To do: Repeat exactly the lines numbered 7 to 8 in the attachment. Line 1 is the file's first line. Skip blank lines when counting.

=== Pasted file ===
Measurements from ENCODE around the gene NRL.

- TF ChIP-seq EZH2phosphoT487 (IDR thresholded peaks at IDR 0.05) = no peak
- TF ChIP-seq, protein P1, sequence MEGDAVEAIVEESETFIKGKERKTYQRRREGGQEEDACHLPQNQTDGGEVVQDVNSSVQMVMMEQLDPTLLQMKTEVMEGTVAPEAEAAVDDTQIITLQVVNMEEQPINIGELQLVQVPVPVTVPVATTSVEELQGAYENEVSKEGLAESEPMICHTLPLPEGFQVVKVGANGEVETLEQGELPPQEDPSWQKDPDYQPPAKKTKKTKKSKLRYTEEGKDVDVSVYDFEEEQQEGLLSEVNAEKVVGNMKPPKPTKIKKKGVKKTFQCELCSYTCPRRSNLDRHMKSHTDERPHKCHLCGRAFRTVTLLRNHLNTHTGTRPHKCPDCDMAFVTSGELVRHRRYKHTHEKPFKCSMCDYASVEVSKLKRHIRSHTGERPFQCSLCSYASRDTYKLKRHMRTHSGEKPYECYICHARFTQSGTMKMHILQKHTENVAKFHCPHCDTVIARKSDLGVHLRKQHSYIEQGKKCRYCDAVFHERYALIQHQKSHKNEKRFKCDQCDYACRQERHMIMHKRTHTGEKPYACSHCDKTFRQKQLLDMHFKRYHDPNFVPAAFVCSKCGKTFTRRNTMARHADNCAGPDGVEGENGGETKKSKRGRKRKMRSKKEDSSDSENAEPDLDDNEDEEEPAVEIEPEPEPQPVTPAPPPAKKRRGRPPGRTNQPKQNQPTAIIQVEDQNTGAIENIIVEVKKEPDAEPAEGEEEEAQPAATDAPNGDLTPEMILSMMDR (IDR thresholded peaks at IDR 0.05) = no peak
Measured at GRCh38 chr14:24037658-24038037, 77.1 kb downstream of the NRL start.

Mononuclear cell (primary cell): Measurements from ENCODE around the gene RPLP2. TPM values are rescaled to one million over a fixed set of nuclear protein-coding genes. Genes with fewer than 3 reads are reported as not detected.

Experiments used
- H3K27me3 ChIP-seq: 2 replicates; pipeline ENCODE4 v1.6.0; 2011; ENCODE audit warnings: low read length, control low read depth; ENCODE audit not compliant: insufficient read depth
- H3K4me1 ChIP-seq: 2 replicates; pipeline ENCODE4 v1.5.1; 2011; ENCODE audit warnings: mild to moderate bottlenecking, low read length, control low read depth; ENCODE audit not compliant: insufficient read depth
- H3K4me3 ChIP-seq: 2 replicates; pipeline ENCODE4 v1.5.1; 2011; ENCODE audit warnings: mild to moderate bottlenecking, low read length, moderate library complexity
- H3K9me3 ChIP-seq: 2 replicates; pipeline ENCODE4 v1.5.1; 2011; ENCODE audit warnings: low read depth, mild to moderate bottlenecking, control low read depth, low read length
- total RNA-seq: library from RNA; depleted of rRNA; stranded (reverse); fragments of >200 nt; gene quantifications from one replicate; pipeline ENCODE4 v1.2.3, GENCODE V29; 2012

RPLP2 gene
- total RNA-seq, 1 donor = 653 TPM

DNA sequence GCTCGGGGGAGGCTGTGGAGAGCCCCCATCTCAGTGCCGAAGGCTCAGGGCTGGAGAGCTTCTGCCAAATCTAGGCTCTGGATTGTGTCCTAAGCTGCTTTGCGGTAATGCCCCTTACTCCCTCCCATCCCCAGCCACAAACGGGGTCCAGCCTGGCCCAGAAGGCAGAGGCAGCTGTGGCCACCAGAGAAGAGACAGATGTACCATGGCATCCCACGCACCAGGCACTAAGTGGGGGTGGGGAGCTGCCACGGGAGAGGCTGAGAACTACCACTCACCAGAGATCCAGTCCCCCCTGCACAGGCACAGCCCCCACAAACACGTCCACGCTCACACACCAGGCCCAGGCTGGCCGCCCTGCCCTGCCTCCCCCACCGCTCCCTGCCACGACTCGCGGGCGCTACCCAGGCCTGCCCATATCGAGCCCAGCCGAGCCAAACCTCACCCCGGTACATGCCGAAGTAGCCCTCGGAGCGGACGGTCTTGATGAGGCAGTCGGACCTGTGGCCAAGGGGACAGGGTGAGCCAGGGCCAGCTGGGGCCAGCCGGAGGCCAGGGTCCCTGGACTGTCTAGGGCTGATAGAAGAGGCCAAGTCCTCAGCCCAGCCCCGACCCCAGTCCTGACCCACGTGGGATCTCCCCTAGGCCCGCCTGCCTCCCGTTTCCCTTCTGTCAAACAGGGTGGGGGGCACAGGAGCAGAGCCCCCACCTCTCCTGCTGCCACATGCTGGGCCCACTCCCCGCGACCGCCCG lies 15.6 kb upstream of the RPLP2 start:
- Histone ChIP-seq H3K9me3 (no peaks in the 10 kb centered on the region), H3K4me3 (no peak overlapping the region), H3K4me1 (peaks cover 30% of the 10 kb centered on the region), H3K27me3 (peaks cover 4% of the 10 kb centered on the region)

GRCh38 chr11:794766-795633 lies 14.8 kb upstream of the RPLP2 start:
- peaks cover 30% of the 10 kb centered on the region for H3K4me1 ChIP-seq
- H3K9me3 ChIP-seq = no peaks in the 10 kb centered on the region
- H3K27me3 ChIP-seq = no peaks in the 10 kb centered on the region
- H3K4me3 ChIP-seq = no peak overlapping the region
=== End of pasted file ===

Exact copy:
- H3K27me3 ChIP-seq: 2 replicates; pipeline ENCODE4 v1.6.0; 2011; ENCODE audit warnings: low read length, control low read depth; ENCODE audit not compliant: insufficient read depth
- H3K4me1 ChIP-seq: 2 replicates; pipeline ENCODE4 v1.5.1; 2011; ENCODE audit warnings: mild to moderate bottlenecking, low read length, control low read depth; ENCODE audit not compliant: insufficient read depth